For the sixth time, Scholastic is offering librarians—and the nation—a sneak peak of its upcoming titles via an online video. The publisher’s spring preview for 2014 presents “38 Books in 38 Minutes” with appearances by more than a dozen authors, illustrators, and editors.
Rocco Staino, SLJ’s contributing editor, offers an insider’s look of the filming of Scholastic’s spring 2014 preview video, which will reveal “38 Books in 38 Minutes” from more than a dozen authors on November 13. Staino also had a few moments to chat with Sharon Robinson, picture book author and daughter of legendary baseball player Jackie Robinson, and her mother, Rachel.
Defying the windy fall weather in New York City, librarians instead dreamed of warmer days, tucked inside Random House’s recent spring 2014 preview, where ducks and geese and rabbits figuratively scurried about and young love was in the air. Those in attendance also enjoyed an appearance by author E. Lockhart.
You know that it is time for another Candlewick book preview when librarians and other industry insiders head for the hills of New York City’s Morningside Heights neighborhood, flocking to The Bank Street School for a glimpse at the hottest new titles. This year’s spring preview had someone special in store planned as its guest speaker: one of our own, New York Public Library’s Betsy Bird, SLJ blogger and author.
Kid lit offerings from niche publishers had a chance to shine recently, thanks to the Association of American Publishers and its Children’s Libraries Committee’s recent Book Buzz event in New York City. Librarians hailing from across the eastern seaboard gathered to preview spring 2014 titles from 14 different publishers plus various smaller imprints.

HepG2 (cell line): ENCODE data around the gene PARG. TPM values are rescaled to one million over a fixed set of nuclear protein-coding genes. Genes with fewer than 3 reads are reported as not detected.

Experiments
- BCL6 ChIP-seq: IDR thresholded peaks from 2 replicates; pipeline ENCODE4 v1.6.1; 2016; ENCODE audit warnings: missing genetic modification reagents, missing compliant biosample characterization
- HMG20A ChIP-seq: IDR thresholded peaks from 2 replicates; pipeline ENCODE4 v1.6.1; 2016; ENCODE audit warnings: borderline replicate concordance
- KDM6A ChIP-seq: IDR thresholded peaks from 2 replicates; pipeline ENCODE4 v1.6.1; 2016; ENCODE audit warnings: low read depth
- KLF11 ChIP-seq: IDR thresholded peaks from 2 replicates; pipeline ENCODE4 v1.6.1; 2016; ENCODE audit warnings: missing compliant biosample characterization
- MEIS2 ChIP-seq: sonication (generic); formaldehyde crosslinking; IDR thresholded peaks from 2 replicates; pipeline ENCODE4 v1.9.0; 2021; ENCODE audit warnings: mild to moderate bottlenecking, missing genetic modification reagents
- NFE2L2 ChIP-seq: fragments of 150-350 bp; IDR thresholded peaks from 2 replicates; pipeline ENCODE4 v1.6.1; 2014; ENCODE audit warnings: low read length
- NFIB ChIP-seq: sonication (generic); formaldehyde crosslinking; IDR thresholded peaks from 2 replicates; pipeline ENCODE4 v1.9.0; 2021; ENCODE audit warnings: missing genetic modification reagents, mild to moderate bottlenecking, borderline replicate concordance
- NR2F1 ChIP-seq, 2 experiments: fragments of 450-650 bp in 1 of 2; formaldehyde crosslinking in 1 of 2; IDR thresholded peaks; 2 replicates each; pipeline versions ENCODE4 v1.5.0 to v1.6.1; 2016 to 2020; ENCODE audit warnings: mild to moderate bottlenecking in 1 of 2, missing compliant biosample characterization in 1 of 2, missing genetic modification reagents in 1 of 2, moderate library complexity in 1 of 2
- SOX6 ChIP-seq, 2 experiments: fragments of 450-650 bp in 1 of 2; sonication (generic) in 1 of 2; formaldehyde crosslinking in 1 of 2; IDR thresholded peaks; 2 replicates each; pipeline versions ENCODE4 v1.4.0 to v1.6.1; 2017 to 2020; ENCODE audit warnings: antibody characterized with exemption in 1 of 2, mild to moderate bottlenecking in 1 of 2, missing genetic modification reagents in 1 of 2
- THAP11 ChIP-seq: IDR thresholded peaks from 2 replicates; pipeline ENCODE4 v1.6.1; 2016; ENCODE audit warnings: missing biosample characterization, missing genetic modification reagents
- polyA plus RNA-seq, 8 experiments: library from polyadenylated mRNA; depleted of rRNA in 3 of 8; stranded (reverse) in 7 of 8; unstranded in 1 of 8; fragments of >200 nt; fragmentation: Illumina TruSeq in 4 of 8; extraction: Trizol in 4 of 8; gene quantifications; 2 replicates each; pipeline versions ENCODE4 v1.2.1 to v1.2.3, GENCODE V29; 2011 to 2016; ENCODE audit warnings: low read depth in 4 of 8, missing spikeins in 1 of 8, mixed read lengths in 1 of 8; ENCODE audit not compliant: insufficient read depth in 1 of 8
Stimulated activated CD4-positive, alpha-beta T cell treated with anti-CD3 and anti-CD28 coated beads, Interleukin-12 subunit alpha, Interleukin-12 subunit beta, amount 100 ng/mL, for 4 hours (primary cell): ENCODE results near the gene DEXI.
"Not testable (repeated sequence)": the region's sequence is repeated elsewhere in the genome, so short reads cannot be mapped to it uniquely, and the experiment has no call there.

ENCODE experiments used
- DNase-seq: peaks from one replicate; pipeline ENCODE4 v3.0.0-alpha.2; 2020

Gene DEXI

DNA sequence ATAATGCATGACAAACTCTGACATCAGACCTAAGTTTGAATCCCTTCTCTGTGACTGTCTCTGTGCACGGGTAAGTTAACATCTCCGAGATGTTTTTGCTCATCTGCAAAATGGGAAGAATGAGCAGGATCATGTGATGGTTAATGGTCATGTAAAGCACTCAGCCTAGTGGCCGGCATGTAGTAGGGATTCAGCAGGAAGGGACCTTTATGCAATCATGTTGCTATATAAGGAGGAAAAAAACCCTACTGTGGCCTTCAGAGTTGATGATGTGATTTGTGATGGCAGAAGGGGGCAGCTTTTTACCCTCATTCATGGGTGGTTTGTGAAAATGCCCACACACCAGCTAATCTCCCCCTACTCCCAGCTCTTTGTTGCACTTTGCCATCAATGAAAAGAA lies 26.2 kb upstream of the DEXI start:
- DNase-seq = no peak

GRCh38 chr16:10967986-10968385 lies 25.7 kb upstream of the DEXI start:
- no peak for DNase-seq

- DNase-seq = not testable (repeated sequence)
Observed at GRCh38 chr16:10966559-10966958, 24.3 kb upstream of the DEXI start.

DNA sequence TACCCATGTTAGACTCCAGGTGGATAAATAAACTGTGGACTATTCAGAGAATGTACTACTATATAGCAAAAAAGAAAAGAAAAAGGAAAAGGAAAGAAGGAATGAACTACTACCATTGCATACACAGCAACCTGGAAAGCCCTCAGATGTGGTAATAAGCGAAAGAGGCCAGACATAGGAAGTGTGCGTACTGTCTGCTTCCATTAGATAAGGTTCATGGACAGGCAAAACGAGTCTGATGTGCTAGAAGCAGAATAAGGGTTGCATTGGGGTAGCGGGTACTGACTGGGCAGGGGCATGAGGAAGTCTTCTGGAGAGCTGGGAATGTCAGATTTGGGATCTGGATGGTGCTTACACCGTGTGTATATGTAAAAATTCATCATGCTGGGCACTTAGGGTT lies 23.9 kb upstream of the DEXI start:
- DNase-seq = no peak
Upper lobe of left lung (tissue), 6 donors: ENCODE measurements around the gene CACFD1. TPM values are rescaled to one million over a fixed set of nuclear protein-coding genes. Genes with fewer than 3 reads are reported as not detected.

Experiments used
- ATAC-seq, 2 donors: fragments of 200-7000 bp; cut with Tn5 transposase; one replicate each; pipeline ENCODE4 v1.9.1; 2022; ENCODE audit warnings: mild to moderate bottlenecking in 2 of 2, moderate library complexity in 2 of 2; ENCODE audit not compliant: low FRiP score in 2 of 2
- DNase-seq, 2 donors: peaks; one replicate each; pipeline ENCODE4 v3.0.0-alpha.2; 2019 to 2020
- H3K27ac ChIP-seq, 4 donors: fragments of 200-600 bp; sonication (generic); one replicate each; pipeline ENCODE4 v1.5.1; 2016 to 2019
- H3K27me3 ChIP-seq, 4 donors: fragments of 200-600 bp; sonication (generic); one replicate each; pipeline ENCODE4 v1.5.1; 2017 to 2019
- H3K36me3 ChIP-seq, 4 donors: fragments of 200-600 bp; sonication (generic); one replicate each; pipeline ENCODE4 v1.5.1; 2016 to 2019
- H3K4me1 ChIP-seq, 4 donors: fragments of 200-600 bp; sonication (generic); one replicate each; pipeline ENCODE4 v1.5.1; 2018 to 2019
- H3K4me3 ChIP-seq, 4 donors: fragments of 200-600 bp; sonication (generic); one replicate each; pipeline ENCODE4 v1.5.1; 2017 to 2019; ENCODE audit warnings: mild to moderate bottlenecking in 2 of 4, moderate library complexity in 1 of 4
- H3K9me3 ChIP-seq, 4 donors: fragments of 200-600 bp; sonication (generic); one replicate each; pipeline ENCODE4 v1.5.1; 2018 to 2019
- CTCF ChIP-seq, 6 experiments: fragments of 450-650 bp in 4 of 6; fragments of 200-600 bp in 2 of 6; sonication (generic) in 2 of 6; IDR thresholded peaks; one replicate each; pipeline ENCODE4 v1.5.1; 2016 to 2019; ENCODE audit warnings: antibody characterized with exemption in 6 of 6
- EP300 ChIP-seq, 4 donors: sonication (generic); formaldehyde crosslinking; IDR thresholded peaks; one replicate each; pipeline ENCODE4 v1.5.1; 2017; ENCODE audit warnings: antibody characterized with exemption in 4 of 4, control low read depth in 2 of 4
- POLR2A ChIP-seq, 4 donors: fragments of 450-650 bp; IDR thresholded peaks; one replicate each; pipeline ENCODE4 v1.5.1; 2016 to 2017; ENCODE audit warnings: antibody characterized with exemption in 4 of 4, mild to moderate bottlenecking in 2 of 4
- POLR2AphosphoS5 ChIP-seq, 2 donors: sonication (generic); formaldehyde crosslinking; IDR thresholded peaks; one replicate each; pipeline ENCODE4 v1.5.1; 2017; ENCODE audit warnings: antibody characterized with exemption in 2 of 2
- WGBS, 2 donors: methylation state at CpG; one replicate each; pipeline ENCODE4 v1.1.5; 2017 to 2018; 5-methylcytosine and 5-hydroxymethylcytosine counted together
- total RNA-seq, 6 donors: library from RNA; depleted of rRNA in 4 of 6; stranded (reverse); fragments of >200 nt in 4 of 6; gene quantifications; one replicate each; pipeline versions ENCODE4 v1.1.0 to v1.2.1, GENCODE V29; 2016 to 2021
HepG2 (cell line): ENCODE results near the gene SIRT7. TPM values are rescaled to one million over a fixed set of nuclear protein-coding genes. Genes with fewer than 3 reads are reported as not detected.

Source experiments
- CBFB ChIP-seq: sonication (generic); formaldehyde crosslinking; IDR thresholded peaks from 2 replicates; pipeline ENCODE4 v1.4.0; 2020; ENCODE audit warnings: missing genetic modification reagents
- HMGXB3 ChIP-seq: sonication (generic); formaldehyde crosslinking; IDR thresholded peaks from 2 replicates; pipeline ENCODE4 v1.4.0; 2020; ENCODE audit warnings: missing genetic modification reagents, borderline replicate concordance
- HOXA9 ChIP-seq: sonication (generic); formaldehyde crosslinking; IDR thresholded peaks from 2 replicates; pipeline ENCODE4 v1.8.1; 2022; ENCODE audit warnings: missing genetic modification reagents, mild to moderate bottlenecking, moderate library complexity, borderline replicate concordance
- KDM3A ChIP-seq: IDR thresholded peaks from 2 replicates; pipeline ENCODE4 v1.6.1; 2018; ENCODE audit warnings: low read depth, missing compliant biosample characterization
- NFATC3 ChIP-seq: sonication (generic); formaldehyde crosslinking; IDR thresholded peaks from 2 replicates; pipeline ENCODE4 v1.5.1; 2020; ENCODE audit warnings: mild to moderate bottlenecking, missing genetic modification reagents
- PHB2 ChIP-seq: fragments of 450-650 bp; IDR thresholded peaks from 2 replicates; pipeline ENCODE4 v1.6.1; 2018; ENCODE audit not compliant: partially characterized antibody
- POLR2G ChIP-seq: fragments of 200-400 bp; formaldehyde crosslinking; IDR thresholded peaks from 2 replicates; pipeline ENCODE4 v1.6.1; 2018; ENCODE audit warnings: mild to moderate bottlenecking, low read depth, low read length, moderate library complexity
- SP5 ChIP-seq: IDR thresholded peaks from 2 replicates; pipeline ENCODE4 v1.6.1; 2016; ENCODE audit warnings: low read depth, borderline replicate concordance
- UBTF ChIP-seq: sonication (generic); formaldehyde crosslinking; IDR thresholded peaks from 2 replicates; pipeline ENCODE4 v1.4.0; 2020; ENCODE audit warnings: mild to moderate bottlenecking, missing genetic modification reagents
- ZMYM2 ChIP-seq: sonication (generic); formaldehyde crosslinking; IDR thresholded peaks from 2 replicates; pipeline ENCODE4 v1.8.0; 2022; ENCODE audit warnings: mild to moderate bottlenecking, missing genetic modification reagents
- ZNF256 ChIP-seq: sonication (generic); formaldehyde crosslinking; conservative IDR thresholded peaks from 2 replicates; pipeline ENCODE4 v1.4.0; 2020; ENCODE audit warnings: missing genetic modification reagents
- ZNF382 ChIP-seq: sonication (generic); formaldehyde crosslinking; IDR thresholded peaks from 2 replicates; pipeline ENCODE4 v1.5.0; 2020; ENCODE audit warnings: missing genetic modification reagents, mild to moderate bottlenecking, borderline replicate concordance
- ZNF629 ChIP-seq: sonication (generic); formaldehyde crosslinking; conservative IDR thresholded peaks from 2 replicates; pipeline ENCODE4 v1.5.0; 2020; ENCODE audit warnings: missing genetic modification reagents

Egmont USA celebrated its fifth anniversary with a gathering of librarians in New York City, where they previewed the publisher’s spring titles and enjoyed afternoon tea. The publisher’s list is short, but it has plenty of interesting books to keep young readers and librarians busy, especially for the middle grades.
The Civil Rights Movement was at the forefront this year at the 60th annual Jane Addams Children’s Book Awards ceremony, held October 18 in New York City. The awards are given annually to children’s books, praised for their excellence, that also promote peace, social justice, world community, and the equality of the sexes and races.
Simon & Schuster’s spring book preview this week in New York City featured both rising and long-shining stars. Jason Reynolds, poet and debut author of the urban teen tale When I Was the Greatest, charmed the audience with stories of his upbringing in Brooklyn, while collage artist and picture book author Lois Ehlert closed the program by speaking about her own childhood in Wisconsin.
New York Comic Con is not for the faint of heart. More than 130,000 attendees (many in costume) jammed the exhibit halls on October 10–13, yet in the center of it all were librarians. They came out in force to spread the word about comics and graphic novels and to source the latest titles for their collections.
At NBC’s fourth annual Education Nation Summit this week, libraries were more visible than in the past. The event strives to engage the public in solution-focused discussion about improving education and preparing American students for the jobs of the future. This year, the summit tackled the question of “What It Takes” to outfit students for success.